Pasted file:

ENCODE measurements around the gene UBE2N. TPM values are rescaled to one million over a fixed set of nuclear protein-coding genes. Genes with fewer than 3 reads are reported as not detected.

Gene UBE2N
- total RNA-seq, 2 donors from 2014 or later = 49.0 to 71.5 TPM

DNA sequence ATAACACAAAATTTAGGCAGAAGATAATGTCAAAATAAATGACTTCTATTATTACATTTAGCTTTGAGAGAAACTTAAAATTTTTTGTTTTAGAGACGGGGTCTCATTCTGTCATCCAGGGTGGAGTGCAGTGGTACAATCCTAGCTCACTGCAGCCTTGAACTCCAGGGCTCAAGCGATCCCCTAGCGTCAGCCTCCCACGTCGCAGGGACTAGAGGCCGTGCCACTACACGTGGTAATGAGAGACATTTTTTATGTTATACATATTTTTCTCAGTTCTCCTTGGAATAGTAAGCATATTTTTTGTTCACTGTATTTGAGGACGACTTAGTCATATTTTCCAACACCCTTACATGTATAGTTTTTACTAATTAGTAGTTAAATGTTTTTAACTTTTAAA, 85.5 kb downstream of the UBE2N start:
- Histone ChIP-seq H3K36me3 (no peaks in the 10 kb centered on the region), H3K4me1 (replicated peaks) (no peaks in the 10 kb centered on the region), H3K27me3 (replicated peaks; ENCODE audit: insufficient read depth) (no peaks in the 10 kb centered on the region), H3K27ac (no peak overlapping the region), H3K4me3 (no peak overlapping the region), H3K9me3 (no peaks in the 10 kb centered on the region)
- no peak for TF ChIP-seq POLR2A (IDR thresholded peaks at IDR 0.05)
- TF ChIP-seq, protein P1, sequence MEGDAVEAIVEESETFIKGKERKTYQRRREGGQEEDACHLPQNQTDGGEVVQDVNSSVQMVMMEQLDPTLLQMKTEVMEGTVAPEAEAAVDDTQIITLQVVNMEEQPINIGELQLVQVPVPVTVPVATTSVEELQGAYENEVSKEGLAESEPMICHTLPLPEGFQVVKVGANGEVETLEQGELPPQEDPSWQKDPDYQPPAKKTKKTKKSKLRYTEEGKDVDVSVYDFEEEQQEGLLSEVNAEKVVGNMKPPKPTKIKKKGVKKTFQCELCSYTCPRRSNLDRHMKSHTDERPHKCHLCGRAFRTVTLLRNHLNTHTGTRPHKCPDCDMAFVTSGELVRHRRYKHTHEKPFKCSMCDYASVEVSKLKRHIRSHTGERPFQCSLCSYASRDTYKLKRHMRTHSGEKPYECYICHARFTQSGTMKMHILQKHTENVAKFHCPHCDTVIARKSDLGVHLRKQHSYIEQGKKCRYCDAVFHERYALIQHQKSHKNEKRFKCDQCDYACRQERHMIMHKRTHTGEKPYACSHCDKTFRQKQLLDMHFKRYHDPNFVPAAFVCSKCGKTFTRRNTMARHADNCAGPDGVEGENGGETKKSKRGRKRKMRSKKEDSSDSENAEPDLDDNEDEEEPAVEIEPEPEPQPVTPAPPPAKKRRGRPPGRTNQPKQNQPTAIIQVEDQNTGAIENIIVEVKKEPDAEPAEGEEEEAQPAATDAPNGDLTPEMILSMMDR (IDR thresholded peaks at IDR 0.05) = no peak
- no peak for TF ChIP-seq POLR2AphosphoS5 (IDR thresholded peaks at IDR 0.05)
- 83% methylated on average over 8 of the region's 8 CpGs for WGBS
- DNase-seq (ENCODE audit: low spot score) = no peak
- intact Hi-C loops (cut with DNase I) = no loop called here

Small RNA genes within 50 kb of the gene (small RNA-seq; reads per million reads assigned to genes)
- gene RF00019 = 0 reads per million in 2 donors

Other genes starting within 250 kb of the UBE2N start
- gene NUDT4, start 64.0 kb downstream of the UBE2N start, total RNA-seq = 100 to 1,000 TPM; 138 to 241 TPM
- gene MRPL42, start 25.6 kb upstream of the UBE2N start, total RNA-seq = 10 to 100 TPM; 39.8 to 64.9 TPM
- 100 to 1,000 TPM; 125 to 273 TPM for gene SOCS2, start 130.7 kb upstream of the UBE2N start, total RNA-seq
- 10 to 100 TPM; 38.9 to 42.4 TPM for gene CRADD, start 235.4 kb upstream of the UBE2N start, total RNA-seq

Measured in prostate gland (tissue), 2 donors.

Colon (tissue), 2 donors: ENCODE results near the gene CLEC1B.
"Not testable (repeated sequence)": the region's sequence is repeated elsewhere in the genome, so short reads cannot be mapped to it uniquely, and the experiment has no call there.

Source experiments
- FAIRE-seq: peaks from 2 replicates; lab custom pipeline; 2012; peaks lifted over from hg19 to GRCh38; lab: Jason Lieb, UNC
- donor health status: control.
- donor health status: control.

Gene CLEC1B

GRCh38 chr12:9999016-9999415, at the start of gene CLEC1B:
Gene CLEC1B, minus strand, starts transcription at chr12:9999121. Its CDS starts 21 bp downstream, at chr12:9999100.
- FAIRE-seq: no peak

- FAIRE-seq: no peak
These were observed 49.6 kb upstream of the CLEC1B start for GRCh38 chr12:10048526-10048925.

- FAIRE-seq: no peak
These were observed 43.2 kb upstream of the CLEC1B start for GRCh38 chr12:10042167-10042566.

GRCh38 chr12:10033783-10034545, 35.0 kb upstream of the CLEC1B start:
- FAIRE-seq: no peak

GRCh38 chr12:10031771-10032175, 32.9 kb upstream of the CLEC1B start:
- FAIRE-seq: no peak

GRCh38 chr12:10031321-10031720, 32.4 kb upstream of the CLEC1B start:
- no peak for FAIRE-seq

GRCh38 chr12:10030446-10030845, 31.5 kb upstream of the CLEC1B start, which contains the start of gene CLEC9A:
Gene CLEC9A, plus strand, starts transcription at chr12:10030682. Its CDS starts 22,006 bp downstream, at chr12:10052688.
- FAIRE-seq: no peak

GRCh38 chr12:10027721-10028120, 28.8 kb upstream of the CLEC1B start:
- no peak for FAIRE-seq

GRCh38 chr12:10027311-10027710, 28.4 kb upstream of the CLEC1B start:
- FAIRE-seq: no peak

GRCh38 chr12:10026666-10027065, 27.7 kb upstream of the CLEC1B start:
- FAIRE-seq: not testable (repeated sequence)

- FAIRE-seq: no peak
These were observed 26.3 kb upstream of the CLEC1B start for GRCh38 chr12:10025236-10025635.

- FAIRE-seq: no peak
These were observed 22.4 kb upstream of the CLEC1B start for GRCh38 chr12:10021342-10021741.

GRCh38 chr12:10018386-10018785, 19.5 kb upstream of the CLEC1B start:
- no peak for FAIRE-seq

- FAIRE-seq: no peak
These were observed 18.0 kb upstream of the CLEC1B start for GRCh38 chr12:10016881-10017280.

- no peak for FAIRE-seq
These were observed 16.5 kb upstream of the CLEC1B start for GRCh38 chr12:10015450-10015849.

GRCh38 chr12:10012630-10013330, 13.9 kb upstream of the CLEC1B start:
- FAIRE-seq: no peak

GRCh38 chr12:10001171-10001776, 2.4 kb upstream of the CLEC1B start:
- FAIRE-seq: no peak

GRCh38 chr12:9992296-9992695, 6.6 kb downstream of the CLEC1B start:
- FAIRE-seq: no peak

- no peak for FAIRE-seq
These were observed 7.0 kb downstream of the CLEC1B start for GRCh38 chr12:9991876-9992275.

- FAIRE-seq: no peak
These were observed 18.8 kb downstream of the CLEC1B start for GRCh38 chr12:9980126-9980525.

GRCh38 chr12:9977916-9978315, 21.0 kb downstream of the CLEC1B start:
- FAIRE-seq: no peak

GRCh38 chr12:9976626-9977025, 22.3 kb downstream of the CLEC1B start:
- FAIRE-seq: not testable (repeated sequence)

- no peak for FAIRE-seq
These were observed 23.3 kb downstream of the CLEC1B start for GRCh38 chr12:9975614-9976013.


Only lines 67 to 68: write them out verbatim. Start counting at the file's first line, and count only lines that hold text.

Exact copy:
- FAIRE-seq: no peak
These were observed 18.8 kb downstream of the CLEC1B start for GRCh38 chr12:9980126-9980525.